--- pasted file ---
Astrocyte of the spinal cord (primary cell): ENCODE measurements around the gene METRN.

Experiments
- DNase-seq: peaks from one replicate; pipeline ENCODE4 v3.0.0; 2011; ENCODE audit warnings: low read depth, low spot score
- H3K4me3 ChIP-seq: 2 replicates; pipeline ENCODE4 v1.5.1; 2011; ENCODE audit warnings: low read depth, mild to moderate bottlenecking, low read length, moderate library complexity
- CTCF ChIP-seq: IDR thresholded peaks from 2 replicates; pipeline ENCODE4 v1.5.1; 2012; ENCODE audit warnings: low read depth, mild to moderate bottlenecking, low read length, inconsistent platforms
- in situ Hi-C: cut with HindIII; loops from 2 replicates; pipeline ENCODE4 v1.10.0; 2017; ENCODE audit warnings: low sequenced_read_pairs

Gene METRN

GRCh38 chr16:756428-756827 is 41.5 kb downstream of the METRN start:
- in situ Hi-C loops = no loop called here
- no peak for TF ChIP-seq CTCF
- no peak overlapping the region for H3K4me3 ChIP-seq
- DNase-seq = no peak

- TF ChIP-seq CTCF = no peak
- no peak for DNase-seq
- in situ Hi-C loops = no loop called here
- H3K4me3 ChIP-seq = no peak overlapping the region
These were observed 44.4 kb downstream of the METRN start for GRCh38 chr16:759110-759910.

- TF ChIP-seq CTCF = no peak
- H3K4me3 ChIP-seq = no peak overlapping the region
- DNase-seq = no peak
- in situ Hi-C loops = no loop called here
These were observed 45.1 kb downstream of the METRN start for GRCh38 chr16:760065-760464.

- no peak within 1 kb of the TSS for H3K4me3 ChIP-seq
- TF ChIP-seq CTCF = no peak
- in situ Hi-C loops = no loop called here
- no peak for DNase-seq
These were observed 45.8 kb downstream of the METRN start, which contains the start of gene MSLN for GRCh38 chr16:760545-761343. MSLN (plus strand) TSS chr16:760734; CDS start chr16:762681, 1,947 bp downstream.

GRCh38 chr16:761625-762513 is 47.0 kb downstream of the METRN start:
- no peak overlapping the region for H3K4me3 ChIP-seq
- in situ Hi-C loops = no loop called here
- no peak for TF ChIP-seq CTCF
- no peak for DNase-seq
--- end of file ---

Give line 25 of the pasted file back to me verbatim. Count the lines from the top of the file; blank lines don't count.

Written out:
- in situ Hi-C loops = no loop called here